The Korus speakers do not use Bluetooth, NFC or Airplay to wirelessly stream audio from a connected device. Korus uses SKAA® wireless audio technology which requires small plug-in transmitters which they call batons. The V600 and V400 speaker bundles come with a USB baton for PCs and Macs, a 30pin baton for older iOS devices and a Lightning connector baton for newer iOS devices. The batons can also be purchased individually for $49.99 each. The bundles also come with 2 USB charging cables that attach to the batons so that you can charge your iOS device while you’re playing music.
Batons make setup a breeze. You don’t have to worry about Bluetooth pairing, passcodes, WiFi setup or anything like that. Just plug one of the batons into a compatible device, start playing music on it and that music immediately starts playing through the Korus speaker. However, the important words in that last sentence are “compatible device”. I ran into a problem with my very first audio test when I plugged the 30pin baton into my 160GB iPod classic and the music playing on the iPod didn’t come out of the V600. I checked connections, pressed buttons, nothing. Puzzled, I went to the Korus website and that’s where I learned that the iPod classic is not a compatible device. I was very disappointed. I was able to connect the iPod to the Korus using a 3.5 mm cable connected to the audio line-in on the speaker and the headphone jack of the iPod, but connecting that way doesn’t allow for syncing with up to 4 other Korus speakers.
I was able to use the Lightning baton with my iPad mini and the USB baton with my Macbook Pro with no problems at all. Audio quality between the iPad mini and the Korus V600 is seriously impressive. The Korus V600 is the best sounding speaker I’ve reviewed to date. Like your tunes with thumpy bass lines? You’ll love this speaker. Pop, country, rock, instrumentals, whatever I threw at it, it sounded full, rich and awesome. Much better than even my recent favorite, the Cambridge Audio Minx Air 200.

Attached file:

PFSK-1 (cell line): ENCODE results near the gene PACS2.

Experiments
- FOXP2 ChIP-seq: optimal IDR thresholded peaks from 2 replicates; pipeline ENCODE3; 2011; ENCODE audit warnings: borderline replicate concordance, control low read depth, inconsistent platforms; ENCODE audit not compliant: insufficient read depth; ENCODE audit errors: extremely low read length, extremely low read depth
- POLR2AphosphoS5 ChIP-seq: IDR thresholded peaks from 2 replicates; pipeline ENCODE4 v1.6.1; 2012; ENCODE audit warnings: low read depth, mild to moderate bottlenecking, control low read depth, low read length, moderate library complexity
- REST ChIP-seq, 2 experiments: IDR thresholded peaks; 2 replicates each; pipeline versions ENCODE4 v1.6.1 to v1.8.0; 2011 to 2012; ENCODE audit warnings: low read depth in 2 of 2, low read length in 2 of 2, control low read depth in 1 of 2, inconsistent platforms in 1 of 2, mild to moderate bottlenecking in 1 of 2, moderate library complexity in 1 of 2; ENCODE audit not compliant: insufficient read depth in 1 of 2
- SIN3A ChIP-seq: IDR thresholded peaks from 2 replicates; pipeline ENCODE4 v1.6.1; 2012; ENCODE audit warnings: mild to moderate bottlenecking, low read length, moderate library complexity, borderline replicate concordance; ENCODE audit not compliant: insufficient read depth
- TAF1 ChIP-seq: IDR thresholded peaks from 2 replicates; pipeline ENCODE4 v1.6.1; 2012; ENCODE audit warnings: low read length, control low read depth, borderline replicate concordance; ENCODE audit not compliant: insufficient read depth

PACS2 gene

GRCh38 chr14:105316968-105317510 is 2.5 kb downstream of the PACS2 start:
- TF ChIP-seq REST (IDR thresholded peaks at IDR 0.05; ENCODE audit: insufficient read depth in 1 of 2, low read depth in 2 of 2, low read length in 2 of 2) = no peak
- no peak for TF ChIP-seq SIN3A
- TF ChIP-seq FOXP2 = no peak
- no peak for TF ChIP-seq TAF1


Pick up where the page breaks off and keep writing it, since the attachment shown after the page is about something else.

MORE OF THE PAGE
The V400 sounds very good too. But having tested the V600 first, the V400 didn’t impress me nearly as much. Don’t get me wrong, the V400 sounds really nice and easily fills a small room with sound. But wow, the V600 blows me away with how good it sounds. It’s a hard act to follow.
Funny story… I had the V600 setup downstairs in the basement and was listening to some Jake Shimabukuro ukulele instrumentals while working on this review. After a few songs, Jeanne yelled down the stairs “when did you learn those songs?”. I had to tell her it wasn’t me playing and she couldn’t believe it wasn’t a live instrument. The audio pumping out of the V600 is that clear. I have zero complaints when it comes to the audio quality of the V600. I just wish I could use the 30pin baton with my iPod classic. It would also be nice if there was a micro USB baton so I could play music through more than just iOS devices and my laptop. A remote control would be nice as well.
One of the interesting features of the Korus speakers is the ability to sync up to 4 speakers so that they are all playing the same music with no lag. There’s also a free Korus iOS app that can be used to adjust volume levels on the speakers remotely.
I tested the music syncing feature between the V600 and V400, with the V600 in the basement and the V400 on the main floor and it worked very well streaming music from Pandora, and Slacker radio apps on my iPad mini. I was able to walk around the house with the iPad and didn’t experience any drop outs.
To buy or not to buy, that is the question
If you own an iOS device that is compatible with the Korus V600 and V400 speakers or your music is stored on your PC or Mac, the answer is a resounding yes. You’ll definitely be impressed with the audio quality and ease of use of these speakers. But if you wish to stream music from a non-iOS device, the Korus speakers won’t be a good fit for you unless you can settle for connecting the device using the line-in jack. While this will work fine and the audio quality will still sound outstanding, you lose the speaker syncing features and ability to keep your device on the couch next you and the speaker across the room on the shelf. The Korus V600 and V400 are my new favorite speakers, but I sure wish I could use them with more devices. Maybe the next version of the Korus speakers will add support for the good old iPod classic, micro USB or Bluetooth. I’ll keep my fingers crossed.